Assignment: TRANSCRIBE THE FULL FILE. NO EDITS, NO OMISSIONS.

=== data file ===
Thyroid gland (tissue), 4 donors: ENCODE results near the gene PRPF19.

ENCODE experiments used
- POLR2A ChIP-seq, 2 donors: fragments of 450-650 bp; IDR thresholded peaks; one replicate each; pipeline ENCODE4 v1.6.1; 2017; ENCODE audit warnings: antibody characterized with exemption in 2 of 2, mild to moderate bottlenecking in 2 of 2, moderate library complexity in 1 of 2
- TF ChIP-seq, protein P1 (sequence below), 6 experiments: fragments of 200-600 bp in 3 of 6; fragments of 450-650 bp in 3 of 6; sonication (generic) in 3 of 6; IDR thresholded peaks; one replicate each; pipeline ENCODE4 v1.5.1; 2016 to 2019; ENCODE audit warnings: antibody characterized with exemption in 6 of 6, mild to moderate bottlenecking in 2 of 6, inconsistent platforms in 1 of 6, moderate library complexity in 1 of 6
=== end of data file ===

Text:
Thyroid gland (tissue), 4 donors: ENCODE results near the gene PRPF19.

ENCODE experiments used
- POLR2A ChIP-seq, 2 donors: fragments of 450-650 bp; IDR thresholded peaks; one replicate each; pipeline ENCODE4 v1.6.1; 2017; ENCODE audit warnings: antibody characterized with exemption in 2 of 2, mild to moderate bottlenecking in 2 of 2, moderate library complexity in 1 of 2
- TF ChIP-seq, protein P1 (sequence below), 6 experiments: fragments of 200-600 bp in 3 of 6; fragments of 450-650 bp in 3 of 6; sonication (generic) in 3 of 6; IDR thresholded peaks; one replicate each; pipeline ENCODE4 v1.5.1; 2016 to 2019; ENCODE audit warnings: antibody characterized with exemption in 6 of 6, mild to moderate bottlenecking in 2 of 6, inconsistent platforms in 1 of 6, moderate library complexity in 1 of 6